Mr. Speaker, I want to talk and address the House on a more serious note this afternoon, and it has to do with not the economy, it doesn't have to do with money or the debt, all those things that all Americans are concerned about, but it is dealing with something that, to me, is really serious, if not more serious, because it has to do with people--children, primarily. What I am talking about is something that we thought doesn't happen in this country anymore, and that is slavery.
Yes, we still have slavery throughout the world today in 2014. It is called human sex trafficking. And what we are talking about, and what I am talking about, has consequences throughout the United States. It is not just happening in foreign countries. It is not just isolated and happening a little bit. The scourge is happening throughout the world and, yes, has even come to the United States. That is one reason why this is National Slavery and Human Trafficking Prevention Month.
It is vital that mothers and fathers understand the crime of human trafficking. I have four kids and I have 11 grandkids. Children are the greatest resource that the country has, and things are happening to them that a lot of Americans are unaware of, and it happens in our neighborhoods.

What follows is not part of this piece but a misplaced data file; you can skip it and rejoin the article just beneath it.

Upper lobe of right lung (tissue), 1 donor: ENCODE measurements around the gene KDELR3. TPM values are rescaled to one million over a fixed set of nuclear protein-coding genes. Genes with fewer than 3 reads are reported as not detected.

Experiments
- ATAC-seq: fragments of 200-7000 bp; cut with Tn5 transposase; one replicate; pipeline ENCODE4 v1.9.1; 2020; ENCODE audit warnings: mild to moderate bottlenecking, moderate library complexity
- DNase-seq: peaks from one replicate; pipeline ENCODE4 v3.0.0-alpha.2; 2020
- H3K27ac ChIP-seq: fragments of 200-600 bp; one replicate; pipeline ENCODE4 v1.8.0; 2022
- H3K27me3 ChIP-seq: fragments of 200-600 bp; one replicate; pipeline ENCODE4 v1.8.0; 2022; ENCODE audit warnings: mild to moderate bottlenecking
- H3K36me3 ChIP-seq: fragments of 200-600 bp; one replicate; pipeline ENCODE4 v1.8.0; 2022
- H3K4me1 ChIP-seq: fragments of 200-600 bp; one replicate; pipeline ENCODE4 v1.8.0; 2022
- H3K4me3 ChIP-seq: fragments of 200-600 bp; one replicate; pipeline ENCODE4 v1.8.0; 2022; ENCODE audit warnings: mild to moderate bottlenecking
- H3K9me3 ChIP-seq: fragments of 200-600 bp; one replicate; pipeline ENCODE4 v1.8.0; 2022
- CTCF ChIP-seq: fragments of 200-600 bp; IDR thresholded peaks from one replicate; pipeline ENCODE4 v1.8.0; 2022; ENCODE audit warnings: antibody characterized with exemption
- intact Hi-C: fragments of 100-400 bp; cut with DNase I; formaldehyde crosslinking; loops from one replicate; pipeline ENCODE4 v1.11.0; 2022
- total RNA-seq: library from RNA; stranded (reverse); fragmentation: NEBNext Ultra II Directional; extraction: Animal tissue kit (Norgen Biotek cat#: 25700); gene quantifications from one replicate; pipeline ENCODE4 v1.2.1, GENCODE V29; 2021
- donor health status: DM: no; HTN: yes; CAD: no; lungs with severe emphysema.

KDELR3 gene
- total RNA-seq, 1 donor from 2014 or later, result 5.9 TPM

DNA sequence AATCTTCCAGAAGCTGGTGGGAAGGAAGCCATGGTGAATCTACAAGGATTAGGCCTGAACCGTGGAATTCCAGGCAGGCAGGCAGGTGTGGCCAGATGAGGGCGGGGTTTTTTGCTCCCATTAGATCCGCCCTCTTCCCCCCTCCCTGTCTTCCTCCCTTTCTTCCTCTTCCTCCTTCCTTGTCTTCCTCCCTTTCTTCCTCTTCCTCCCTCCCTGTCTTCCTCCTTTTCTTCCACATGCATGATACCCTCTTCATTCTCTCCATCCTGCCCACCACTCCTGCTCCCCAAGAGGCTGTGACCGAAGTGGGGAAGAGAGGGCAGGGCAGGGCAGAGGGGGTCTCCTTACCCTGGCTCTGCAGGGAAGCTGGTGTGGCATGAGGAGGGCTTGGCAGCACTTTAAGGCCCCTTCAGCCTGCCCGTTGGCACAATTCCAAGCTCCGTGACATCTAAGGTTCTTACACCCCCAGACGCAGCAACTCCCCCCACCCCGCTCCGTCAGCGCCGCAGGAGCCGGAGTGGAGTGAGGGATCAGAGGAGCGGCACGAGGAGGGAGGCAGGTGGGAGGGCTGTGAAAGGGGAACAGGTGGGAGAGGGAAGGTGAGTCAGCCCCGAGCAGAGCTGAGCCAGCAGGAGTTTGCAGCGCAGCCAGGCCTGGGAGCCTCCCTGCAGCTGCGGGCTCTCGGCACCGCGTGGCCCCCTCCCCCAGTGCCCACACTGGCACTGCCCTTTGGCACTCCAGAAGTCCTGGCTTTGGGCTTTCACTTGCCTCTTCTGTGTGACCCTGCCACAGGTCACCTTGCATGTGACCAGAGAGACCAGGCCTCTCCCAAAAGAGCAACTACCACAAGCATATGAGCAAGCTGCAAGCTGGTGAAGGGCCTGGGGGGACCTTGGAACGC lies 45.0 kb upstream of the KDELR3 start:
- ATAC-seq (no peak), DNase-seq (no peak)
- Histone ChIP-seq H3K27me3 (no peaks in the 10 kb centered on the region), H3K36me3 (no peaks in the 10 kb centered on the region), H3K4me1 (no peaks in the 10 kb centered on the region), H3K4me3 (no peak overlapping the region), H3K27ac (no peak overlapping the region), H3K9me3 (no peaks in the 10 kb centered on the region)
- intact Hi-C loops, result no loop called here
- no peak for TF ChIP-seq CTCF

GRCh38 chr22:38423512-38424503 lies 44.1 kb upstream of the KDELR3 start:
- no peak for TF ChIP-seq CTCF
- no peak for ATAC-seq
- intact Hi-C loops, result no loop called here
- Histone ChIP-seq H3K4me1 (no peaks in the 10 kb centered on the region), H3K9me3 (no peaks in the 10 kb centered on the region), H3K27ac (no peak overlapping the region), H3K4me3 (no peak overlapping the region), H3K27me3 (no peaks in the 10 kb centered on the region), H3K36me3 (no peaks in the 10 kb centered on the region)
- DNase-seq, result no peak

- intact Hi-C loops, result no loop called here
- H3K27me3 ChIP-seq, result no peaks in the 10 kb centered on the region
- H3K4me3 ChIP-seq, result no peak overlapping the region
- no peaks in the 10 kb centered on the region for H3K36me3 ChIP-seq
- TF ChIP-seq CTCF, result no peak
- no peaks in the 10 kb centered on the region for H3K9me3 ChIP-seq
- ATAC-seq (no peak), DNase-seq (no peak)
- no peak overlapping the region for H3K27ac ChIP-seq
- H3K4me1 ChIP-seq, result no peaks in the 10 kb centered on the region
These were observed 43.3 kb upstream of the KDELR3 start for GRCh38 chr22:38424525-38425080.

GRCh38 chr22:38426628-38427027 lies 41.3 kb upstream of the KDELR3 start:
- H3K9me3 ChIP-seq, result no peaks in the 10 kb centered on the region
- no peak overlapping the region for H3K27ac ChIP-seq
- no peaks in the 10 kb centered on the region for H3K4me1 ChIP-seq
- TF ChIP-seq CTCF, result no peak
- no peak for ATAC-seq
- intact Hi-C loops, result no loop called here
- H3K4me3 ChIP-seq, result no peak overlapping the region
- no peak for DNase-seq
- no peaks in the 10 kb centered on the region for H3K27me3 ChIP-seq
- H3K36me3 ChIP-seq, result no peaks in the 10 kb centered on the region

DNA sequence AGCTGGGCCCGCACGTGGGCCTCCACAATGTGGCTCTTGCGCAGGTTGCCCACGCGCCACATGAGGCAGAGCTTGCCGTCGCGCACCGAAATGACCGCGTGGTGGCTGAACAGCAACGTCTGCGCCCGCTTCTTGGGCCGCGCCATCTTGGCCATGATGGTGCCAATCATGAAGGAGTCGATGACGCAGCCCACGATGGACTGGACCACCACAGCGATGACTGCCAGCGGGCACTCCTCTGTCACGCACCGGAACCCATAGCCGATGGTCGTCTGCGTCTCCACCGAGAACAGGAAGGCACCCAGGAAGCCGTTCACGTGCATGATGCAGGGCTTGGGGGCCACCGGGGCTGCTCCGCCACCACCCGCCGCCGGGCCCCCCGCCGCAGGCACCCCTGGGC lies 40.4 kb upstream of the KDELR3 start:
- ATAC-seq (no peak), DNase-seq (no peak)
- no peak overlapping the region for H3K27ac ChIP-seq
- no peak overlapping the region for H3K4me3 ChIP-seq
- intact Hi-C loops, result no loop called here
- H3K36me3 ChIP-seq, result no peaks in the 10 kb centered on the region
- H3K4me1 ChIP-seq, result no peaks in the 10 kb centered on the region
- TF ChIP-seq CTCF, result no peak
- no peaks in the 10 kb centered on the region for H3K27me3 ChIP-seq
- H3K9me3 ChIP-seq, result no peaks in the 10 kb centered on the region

Here is how it happens, a small example that happened in Houston. A young girl goes to the mall, like teenagers do, middle schoolers. Parents drop kids off at the mall on a Saturday, for example, and then come pick them up later in the day. The young girl was there with some others. She got to talking to a young male. When you think of sex traffickers, a lot of them think of the old guy in the trench coat. No. Many of them are young people.
A good-looking guy in his early twenties starts talking to this young girl, and before you know it, they hit up a good conversation and he starts telling her things that she wants to hear. He buys a few things for her there in the mall. Before you know it, she is picked up, and he and this young girl, this middle schooler, go somewhere in a car. But they disappear into the Houston community, because now she has been kidnapped and is used, unfortunately, in the sex trade, in the sex slavery trade as a young teenage girl.
These traffickers will find young girls anywhere. They will find them at salons. They will go to massage parlors. Human trafficking occurs in many different places. Sometimes there are storefronts that are for one business, but it is nothing more than a outlet of sex trafficking, and traditional businesses, unfortunately, are nothing more than fronts for forced prostitution of minors. They are held and forced to have sex with others for money so the trafficker can get money, and that filthy lucre goes to the slave trader. It happens in far-off places, and it happens in America.